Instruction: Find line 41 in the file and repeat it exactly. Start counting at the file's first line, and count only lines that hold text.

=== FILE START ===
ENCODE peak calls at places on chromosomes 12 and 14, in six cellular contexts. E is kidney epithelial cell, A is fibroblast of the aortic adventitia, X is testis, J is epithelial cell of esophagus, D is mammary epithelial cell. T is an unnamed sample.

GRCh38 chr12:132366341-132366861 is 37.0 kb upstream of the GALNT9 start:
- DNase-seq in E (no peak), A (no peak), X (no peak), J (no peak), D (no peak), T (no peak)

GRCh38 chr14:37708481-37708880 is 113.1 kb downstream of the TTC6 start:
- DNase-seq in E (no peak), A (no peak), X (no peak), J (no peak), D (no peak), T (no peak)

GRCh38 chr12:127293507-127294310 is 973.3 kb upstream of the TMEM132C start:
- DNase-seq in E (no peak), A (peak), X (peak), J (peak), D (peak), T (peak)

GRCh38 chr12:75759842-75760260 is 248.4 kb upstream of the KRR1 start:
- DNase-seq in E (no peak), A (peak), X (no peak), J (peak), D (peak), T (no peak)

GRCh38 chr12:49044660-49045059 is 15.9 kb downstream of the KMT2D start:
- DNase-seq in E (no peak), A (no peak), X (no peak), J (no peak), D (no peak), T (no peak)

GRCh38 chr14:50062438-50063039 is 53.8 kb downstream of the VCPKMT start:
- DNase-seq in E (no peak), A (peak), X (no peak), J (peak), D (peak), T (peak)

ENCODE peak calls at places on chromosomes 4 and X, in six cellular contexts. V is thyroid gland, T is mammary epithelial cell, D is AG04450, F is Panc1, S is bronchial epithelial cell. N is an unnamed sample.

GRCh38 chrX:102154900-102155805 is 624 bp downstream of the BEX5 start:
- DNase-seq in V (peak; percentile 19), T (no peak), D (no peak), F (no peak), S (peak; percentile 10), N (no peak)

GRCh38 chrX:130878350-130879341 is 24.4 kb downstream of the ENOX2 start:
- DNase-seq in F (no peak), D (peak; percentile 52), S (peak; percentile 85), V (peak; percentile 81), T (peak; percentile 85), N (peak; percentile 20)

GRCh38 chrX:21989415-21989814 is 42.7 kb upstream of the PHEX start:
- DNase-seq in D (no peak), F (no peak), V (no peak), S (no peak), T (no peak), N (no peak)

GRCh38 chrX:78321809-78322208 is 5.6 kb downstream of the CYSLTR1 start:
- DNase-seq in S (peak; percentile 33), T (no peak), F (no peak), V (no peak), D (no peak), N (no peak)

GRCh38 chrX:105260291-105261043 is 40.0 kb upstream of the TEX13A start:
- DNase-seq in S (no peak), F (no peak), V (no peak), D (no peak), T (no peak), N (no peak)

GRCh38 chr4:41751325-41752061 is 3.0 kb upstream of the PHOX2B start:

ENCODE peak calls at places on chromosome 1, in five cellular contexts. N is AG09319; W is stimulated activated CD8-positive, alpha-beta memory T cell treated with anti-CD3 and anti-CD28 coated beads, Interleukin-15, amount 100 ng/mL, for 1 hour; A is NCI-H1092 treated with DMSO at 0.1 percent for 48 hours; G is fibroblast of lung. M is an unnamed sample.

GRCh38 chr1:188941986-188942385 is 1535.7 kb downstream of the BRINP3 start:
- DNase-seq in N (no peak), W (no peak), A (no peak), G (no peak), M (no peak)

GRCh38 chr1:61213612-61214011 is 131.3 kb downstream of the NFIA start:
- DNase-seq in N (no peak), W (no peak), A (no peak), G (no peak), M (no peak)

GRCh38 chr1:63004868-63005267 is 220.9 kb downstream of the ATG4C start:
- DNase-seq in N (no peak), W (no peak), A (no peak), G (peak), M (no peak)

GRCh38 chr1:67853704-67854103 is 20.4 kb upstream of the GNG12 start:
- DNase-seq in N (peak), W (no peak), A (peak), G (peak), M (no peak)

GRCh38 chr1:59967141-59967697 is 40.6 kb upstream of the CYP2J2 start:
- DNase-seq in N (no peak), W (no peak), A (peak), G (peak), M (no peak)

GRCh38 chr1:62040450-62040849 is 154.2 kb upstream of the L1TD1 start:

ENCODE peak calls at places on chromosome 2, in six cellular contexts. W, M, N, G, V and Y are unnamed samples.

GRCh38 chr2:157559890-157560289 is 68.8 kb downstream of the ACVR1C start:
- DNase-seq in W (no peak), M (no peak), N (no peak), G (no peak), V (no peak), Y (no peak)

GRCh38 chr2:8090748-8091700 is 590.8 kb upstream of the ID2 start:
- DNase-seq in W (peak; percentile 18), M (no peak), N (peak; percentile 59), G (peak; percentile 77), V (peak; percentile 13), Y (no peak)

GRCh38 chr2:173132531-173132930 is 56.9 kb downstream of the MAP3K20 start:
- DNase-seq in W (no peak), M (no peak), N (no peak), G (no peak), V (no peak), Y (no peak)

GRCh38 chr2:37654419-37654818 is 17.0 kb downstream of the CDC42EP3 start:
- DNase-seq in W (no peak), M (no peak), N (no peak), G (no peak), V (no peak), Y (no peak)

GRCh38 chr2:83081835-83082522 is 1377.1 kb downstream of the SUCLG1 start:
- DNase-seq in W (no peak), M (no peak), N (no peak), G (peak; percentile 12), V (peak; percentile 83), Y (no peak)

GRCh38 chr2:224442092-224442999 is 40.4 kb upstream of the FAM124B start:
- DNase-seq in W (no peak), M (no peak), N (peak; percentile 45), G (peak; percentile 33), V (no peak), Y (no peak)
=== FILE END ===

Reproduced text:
GRCh38 chr2:8090748-8091700 is 590.8 kb upstream of the ID2 start: